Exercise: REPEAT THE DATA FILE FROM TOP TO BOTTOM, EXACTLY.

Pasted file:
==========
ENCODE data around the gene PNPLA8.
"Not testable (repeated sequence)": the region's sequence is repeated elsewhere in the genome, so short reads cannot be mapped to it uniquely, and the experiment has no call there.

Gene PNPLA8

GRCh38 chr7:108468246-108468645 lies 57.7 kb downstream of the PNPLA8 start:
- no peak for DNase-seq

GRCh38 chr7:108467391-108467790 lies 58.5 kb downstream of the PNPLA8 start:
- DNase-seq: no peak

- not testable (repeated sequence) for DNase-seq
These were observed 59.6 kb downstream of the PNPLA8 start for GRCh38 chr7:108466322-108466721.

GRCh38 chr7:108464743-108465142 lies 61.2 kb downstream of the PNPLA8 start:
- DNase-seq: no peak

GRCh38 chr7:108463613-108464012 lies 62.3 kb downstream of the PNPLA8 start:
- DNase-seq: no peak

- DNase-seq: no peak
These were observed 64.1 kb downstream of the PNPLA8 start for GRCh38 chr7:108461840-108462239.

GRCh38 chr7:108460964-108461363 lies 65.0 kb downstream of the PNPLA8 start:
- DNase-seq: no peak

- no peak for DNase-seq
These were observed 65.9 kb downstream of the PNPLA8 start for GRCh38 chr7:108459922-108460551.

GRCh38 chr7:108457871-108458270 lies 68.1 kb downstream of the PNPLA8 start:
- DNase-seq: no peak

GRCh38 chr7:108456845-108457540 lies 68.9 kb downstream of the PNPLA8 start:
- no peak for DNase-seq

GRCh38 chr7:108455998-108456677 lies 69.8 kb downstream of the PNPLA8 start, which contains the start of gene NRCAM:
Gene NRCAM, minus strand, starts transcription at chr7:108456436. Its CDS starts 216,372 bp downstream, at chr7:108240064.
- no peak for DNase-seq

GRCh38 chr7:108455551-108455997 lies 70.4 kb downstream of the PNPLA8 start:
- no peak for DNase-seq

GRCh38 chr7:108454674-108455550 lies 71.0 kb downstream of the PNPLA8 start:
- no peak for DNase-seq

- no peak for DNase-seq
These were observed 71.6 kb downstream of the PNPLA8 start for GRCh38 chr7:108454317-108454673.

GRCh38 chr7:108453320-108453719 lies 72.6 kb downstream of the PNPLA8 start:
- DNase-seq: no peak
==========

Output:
ENCODE data around the gene PNPLA8.
"Not testable (repeated sequence)": the region's sequence is repeated elsewhere in the genome, so short reads cannot be mapped to it uniquely, and the experiment has no call there.

Gene PNPLA8

GRCh38 chr7:108468246-108468645 lies 57.7 kb downstream of the PNPLA8 start:
- no peak for DNase-seq

GRCh38 chr7:108467391-108467790 lies 58.5 kb downstream of the PNPLA8 start:
- DNase-seq: no peak

- not testable (repeated sequence) for DNase-seq
These were observed 59.6 kb downstream of the PNPLA8 start for GRCh38 chr7:108466322-108466721.

GRCh38 chr7:108464743-108465142 lies 61.2 kb downstream of the PNPLA8 start:
- DNase-seq: no peak

GRCh38 chr7:108463613-108464012 lies 62.3 kb downstream of the PNPLA8 start:
- DNase-seq: no peak

- DNase-seq: no peak
These were observed 64.1 kb downstream of the PNPLA8 start for GRCh38 chr7:108461840-108462239.

GRCh38 chr7:108460964-108461363 lies 65.0 kb downstream of the PNPLA8 start:
- DNase-seq: no peak

- no peak for DNase-seq
These were observed 65.9 kb downstream of the PNPLA8 start for GRCh38 chr7:108459922-108460551.

GRCh38 chr7:108457871-108458270 lies 68.1 kb downstream of the PNPLA8 start:
- DNase-seq: no peak

GRCh38 chr7:108456845-108457540 lies 68.9 kb downstream of the PNPLA8 start:
- no peak for DNase-seq

GRCh38 chr7:108455998-108456677 lies 69.8 kb downstream of the PNPLA8 start, which contains the start of gene NRCAM:
Gene NRCAM, minus strand, starts transcription at chr7:108456436. Its CDS starts 216,372 bp downstream, at chr7:108240064.
- no peak for DNase-seq

GRCh38 chr7:108455551-108455997 lies 70.4 kb downstream of the PNPLA8 start:
- no peak for DNase-seq

GRCh38 chr7:108454674-108455550 lies 71.0 kb downstream of the PNPLA8 start:
- no peak for DNase-seq

- no peak for DNase-seq
These were observed 71.6 kb downstream of the PNPLA8 start for GRCh38 chr7:108454317-108454673.

GRCh38 chr7:108453320-108453719 lies 72.6 kb downstream of the PNPLA8 start:
- DNase-seq: no peak